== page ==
Exempt from the requirements of Article 1 are companies and establishments that operate in, and conduct business related to infrastructure projects, catering, telecommunications, power, health, education, financial services, food processing, hospitality, health supplies, manufacturing, and cleaning services.
Article 2 of Decision 281 requires companies and establishments operating in the private sector to take precautionary measures to limit the spread of the novel coronavirus, including:
- Providing screening points at the entrances of business premises (and worker accommodation) to take employees’ temperature readings and check for other symptoms of the novel coronavirus twice daily (once in the morning and once in the evening).
- Prohibiting employees who show symptoms of having the novel coronavirus from entering the workplace (or returning to accommodation), and referring them to the health authorities.
- In cases where companies arrange for employees to travel to and from the workplace and provide company accommodation, limiting the number of employees travelling in a vehicle to 25 percent of the vehicle’s seating capacity, and ensuring that employees maintain a safe distance between each other.
- Prohibiting cultural, sporting, and social gatherings at worker accommodation.
Article 4 of Decision 281 requires companies and establishments in the private sector to apply remote working systems to “all workers whose jobs do not require a physical presence at workplaces”, with priority given to pregnant women, workers over the age of 55, those with disabilities, employees with chronic or respiratory illnesses, and mothers of children in Grade 9 and below.
Obligations of employers and employees
The Guide requires employers to:
- Provide the tools and systems required for employees to be able to work remotely, including using online and smart platforms.
- Identify standards of competence and productivity for employees working remotely, including timeframes for completion of tasks assigned to employees.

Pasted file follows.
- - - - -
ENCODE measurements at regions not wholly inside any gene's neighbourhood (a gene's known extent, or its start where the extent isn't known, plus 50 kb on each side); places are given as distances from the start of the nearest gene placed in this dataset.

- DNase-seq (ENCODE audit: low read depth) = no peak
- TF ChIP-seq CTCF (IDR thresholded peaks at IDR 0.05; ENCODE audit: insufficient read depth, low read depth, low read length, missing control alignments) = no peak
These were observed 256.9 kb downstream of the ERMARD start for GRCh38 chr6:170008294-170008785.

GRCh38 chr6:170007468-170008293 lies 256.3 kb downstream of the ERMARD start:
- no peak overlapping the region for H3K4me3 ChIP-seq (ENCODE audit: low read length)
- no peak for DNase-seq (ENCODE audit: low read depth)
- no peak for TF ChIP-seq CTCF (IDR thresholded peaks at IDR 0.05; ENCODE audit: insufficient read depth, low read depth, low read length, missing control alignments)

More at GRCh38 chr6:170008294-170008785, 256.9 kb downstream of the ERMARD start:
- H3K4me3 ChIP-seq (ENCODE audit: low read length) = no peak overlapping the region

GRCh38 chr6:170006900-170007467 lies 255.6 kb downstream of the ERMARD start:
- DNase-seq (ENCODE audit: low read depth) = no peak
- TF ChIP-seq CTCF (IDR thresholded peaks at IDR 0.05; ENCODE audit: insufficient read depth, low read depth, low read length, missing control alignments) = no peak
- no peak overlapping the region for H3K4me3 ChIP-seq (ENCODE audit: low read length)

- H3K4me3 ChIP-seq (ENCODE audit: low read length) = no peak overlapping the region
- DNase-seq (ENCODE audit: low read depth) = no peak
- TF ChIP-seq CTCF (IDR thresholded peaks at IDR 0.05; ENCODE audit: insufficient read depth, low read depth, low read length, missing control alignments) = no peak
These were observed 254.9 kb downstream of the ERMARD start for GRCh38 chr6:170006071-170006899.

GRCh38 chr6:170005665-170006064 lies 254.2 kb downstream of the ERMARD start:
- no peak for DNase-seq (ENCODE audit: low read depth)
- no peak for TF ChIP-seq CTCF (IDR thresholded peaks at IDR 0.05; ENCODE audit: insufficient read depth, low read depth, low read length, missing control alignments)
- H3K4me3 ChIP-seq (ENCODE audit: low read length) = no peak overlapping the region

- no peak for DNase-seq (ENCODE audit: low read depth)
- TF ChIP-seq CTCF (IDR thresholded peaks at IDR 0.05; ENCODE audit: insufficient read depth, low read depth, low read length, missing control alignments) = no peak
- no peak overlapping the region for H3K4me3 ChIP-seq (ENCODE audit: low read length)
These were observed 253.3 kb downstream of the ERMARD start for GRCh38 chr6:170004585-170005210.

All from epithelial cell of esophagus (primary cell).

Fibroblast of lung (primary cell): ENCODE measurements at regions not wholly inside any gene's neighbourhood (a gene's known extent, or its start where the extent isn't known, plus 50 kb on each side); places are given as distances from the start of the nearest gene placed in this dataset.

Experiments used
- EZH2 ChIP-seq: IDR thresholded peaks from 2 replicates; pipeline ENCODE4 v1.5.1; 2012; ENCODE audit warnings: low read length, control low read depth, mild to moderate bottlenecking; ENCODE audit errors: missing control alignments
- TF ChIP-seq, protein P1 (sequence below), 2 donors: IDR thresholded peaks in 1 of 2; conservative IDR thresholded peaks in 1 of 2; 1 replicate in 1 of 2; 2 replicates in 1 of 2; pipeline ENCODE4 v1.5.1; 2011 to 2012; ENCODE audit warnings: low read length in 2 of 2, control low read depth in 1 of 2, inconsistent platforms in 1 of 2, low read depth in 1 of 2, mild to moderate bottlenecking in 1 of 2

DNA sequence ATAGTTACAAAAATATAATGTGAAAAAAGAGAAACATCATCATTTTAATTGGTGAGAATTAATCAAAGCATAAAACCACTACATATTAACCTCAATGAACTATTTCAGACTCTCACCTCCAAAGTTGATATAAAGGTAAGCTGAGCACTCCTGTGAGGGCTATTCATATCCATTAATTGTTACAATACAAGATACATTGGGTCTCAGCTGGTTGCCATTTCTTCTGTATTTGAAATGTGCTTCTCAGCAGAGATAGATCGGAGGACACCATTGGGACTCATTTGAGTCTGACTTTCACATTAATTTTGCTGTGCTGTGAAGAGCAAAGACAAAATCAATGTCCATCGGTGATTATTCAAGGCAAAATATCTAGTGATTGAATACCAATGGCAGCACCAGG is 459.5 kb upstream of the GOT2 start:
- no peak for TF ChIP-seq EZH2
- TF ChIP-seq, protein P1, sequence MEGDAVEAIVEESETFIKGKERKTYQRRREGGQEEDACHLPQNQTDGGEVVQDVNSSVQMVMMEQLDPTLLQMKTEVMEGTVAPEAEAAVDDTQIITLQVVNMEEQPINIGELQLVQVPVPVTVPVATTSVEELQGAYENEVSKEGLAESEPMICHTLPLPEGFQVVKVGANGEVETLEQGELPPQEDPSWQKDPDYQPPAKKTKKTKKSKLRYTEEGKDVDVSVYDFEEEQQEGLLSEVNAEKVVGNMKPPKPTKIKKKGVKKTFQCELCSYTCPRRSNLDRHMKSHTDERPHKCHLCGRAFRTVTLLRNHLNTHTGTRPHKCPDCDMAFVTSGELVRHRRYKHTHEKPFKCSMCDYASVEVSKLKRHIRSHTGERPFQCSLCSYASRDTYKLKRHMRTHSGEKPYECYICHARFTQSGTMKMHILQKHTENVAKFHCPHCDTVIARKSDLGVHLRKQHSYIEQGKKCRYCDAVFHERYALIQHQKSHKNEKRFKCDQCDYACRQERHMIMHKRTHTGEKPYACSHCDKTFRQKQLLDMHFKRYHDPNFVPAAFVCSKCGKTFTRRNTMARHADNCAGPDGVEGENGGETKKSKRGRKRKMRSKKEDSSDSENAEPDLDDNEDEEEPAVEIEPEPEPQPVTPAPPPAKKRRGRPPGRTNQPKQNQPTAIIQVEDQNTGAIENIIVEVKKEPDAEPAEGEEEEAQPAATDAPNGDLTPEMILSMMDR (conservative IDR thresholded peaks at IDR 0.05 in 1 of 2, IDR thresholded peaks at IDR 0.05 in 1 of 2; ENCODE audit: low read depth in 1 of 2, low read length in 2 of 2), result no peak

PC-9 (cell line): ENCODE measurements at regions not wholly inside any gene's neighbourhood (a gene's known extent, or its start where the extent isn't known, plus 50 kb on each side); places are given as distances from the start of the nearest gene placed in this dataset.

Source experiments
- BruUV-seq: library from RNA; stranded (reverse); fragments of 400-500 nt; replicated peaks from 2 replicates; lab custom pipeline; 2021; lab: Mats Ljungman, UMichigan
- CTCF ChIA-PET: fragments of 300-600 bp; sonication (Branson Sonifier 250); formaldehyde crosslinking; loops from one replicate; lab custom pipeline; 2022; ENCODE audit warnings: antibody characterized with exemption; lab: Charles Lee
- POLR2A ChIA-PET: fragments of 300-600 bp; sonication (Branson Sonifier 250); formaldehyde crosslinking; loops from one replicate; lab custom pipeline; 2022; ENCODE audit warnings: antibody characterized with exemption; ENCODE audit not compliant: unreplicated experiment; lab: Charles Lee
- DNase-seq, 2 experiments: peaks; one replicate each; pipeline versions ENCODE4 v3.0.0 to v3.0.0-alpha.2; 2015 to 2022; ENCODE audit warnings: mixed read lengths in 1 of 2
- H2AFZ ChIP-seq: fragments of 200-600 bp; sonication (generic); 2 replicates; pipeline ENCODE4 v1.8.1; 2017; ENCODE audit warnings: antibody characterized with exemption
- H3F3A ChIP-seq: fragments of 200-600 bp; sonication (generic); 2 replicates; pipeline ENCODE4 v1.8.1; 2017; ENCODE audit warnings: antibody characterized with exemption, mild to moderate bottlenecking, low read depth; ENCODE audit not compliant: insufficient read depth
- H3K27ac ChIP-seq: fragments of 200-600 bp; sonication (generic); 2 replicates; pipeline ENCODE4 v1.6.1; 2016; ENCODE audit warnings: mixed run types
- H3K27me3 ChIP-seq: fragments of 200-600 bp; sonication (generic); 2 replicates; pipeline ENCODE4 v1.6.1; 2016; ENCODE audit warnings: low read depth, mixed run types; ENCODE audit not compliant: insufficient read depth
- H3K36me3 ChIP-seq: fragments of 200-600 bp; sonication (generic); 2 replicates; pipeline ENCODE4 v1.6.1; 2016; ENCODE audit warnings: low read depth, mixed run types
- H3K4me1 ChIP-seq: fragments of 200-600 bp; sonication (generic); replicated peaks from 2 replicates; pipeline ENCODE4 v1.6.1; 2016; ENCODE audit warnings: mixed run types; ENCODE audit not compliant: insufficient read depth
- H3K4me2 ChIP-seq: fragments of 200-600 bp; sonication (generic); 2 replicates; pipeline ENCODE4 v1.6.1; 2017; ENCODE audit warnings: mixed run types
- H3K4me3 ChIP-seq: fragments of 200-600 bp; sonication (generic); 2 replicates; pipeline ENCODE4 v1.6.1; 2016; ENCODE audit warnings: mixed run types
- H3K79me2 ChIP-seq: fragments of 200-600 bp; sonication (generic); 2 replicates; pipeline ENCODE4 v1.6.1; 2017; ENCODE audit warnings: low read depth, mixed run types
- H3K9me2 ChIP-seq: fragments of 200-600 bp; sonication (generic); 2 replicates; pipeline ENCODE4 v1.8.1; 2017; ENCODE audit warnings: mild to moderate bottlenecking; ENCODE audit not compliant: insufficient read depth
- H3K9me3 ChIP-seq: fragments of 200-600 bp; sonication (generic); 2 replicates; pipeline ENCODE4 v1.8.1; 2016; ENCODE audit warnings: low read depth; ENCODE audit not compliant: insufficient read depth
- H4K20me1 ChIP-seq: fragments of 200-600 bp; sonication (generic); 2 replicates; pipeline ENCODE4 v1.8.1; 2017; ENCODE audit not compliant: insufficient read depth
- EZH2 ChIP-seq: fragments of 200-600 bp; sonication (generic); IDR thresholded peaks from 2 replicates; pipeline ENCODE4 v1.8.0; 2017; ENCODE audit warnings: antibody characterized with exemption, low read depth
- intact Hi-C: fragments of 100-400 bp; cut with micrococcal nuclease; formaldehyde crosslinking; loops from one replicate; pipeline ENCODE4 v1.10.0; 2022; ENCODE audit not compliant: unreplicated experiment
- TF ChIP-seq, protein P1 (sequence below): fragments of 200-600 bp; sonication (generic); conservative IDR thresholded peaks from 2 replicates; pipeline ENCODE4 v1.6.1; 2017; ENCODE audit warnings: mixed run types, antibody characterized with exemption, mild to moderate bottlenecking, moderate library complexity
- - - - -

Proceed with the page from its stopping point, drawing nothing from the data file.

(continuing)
- Communicate required working hours, including “flex-time” during the day.
- Ensure privacy and data confidentiality and regulate login credentials.
- Provide video conference platforms.
The Guide requires employees working remotely to:
- Obtain the employer’s approval for remote working.
- Report to the workplace when requested to do so by the employer.
- Perform tasks within specified timeframes.
- Be reachable by mobile phone and/or email.
- Maintain confidentiality of documents and information related to their employment.
Early Leave ‘Initiative’
On Sunday, April 5, the Ministry published on its website the “Procedures for enabling foreign labour to leave the country and return home” (the “Initiative”). The Ministry website states that the Initiative was issued “further” to Decision 279, although Decision 279 does not make any reference to the Initiative in and of itself.
The Initiative provides that employers and expatriate employees can agree, at the employee’s request, to an unpaid period of leave during which the employee may travel to his/her home country at the expense of the employer. The contractual relationship between the employer and employee is not severed during the time the employee is in his/her home country.
We understand from informal discussions with relevant officials at the Ministry, that there have already been a number of requests from employees under the Initiative.